2008 Auburn Preview - Defense
Auburn DT Sen'Derrick Marks
CollegeFootballNews.com 2008 Preview - Auburn Tiger Defense
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What you need to know: Auburn
always comes up with productive defenses no matter what the
talent level is like, but this year, unlike last season when the
coaching staff had to play around with several different
combinations, new defensive coordinator Paul Rhoads, who's
taking over for new Texas defensive coordinator Will Muschamp, has a loaded
group with seven returning starters. The right players appear to
be in the right spots with future NFL millionaire Sen'Derrick
Marks in his more natural tackle spot after spending last year
on the end, LB Tray Blackmon finally ready to be counted on in
the middle after a slew of off-the-field issues marring the
first part of his career, and the secondary ready to be among
the best in the nation again. The linebacking corps is steady,
but needs to prove it can be spectacular. The defensive
backfield might not have a bunch of household names, but that
should change with Jerraud Powers on the verge of being
recognized as one of the SEC's best all-around corners and the
safety tandem of Mike McNeil and Zac Etheridge ready to blow up.
The one concern is depth on the line and the secondary; it needs
time to develop.
Tackles: Zac Etheridge,
Antonio Coleman, 8.5
Interceptions: Jerraud Powers, 4
Star of the defense: Junior DT Sen'Derrick Marks
Player who has to step up and become a star: Junior DT
Unsung star on the rise: Sophomore FS Mike McNeil
Best pro prospect: Marks
Top three all-star candidates: 1) Marks, 2) DE Antonio
Coleman, 3) LB Tray Blackmon
Strength of the defense: Secondary, overall production
Weakness of the defense: Pass rush, making plays in the
Projected Starters: How
healthy will junior Antonio Coleman be? In one of the scariest
moments in spring ball, Coleman suffered a cervical sprain and had to be
carted off the field, but he's expected to be just fine for the start of
the season and if everything is okay, he'll be the team's best pass
rusher for the second year in a row after making 48 tackles, 8.5 sacks
and 18.5 tackles for loss. The 6-2, 250-pounder isn't as good as Quentin
Groves was, but the former linebacker isn't far off.
The star of the line is end/tackle Sen'Derrick Marks, likely to
be used on the inside at the next level where he's projected to be a top
ten pick whenever he comes out. While he's not all that bulky at 6-1 and
288 pounds, he's tremendously athletic and a fantastic interior pass
rusher making two sacks and nine tackles for loss to go along with 43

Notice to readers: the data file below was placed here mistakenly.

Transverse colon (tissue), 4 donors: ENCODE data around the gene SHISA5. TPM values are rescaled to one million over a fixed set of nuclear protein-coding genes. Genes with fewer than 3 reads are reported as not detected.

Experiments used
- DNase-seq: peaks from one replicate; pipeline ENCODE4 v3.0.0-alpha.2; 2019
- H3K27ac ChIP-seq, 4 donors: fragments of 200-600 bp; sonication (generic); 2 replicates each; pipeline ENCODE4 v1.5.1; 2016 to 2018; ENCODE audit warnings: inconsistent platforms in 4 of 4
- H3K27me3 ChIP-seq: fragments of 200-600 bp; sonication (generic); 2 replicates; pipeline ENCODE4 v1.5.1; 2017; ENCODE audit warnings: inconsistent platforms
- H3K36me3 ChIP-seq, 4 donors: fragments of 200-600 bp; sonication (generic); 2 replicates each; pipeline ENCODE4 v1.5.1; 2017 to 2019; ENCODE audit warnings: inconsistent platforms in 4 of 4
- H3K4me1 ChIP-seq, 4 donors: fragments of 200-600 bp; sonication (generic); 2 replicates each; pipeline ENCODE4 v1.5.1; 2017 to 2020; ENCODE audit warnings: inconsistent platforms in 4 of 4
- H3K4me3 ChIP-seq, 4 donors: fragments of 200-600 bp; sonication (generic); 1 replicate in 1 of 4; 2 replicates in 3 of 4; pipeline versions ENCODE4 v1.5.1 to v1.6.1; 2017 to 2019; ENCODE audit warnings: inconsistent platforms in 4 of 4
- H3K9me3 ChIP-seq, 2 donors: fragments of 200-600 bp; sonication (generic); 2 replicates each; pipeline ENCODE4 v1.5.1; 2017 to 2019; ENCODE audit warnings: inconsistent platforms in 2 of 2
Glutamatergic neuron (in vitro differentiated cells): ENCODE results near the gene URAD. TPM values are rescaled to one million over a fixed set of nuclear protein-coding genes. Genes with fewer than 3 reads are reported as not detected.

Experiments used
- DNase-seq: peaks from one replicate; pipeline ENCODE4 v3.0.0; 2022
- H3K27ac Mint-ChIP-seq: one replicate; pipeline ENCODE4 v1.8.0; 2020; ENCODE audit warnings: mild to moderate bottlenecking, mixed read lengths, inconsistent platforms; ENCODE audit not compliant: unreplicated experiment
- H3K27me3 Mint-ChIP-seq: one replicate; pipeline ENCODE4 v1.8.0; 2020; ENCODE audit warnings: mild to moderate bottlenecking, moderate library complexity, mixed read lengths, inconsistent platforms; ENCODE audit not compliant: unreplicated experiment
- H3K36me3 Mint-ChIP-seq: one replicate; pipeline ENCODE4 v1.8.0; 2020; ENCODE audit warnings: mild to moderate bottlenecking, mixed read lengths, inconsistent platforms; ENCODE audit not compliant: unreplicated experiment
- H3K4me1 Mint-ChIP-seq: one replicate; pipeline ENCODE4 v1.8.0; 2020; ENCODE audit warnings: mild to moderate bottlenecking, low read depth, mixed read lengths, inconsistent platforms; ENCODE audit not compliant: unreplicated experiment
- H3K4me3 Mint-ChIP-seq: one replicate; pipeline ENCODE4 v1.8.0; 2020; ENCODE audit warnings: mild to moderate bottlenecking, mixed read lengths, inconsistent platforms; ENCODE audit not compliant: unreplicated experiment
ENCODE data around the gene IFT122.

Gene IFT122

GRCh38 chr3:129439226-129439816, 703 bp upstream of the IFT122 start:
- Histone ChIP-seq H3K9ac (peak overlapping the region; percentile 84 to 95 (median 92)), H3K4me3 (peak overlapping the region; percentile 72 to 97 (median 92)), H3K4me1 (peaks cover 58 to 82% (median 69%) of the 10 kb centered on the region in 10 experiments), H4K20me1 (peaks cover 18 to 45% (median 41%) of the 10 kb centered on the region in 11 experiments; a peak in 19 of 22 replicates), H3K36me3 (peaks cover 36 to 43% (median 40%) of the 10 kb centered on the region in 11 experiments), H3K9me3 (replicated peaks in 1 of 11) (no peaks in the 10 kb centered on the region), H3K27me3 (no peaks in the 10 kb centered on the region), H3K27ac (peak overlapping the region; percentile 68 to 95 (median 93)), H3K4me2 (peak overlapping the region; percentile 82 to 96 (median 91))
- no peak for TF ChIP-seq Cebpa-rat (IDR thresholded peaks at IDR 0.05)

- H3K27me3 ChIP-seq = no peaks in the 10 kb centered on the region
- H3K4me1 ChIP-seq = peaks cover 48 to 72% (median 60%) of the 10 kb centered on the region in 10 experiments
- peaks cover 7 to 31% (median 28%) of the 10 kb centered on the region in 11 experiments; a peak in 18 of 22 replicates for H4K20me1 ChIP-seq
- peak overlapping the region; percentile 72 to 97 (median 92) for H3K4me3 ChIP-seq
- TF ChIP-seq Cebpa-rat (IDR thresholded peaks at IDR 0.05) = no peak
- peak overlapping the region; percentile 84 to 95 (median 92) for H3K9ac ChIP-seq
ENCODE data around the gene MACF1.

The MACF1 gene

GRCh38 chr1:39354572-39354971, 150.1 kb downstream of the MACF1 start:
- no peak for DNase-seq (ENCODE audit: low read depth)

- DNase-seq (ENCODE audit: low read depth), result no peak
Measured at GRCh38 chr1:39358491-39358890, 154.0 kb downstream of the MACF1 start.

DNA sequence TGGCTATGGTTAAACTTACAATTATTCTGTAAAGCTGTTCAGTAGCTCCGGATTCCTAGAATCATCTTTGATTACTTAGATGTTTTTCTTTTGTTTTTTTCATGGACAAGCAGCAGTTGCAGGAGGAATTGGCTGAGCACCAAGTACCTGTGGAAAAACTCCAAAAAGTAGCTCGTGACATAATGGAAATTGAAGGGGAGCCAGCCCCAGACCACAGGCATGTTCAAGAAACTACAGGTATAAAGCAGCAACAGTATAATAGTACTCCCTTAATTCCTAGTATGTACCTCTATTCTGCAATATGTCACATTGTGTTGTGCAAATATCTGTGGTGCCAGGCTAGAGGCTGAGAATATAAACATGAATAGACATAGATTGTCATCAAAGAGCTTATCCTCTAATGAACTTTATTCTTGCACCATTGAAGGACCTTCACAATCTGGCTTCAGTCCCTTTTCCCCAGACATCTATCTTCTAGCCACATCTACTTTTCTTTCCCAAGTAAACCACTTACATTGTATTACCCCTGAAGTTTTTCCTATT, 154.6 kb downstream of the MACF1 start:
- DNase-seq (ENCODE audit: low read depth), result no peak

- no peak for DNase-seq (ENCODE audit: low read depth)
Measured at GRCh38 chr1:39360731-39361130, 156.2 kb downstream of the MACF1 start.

tackles. Able to play inside or out, he's versatile, nasty against the
run, and he's still improving. His best days are well in front of him.
It'll be up to 6-4, 289-pound junior Jake Ricks to take over for
Pat Sims, who departed early for the NFL, at the tackle slot next to
Marks. A little used backup last season with eight tackles and two
tackles for loss, his emergence could be the key to the team's defense.
If he's a rock, it'll allow Marks to move where needed inside and out.
Stepping in to Quentin Groves' old spot is sophomore Michael Goggans,
a good-looking prospect who had a hard time getting in the rotation and
made just nine tackles and a sack with two tackles for loss. At 6-3 and
254 pounds, the former tight end has decent size to go along with his
quickness. He has the look of yet another great Auburn pass rusher, and
the more he's able to produce, the more Marks can play on
Projected Top Reserves: Sophomore Antoine
Carter will find time at one of the end spots as a key backup. After
showing tremendous promise making 16 tackles, 1.5 sacks and four tackles
for loss as a true freshman, and after bilking up almost 30 pounds to
get to a stronger 6-4, 253, he should be able to handle himself better
again the run to go along with his ability to get into the backfield. He
has all the makings of a star and he should end up pushing for a
starting spot if he doesn't spend the season as the main reserve behind Coleman.
With depth an issue, 6-4, 287-pound sophomore Mike Blanc needs to
grow into a top tackle. A good talent with excellent athleticism, he has
the make up to be a force on the inside behind Marks. He
needs to become a number three man in the rotation and he needs more
6-3, 286-pound sophomore Zach Clayton got his feet wet last year
with eight tackles in a limited backup role. He has the strength to grow
into an anchor against the run, and he's quick enough off the ball to
get into the backfield on a regular basis once he figures out what he's
doing. He'll start out behind Ricks.
Watch Out For ... Goggins. With all the
attention paid to Marks and Coleman, Goggins should
be able to roam free on the outside. He has the tools and potential to
be the team's breakout defensive star.
Strength: Marks. He's a terrific all-around player in a salary
drive. 288-pound playmakers who can star inside and out are rare, and
he's a special talent to build around. There's plenty of good young
talent that just needs a little bit of time to emerge, and Marks will be
a good star to keep it all together.
Weakness: Pass rush. This has been an issue for a few years.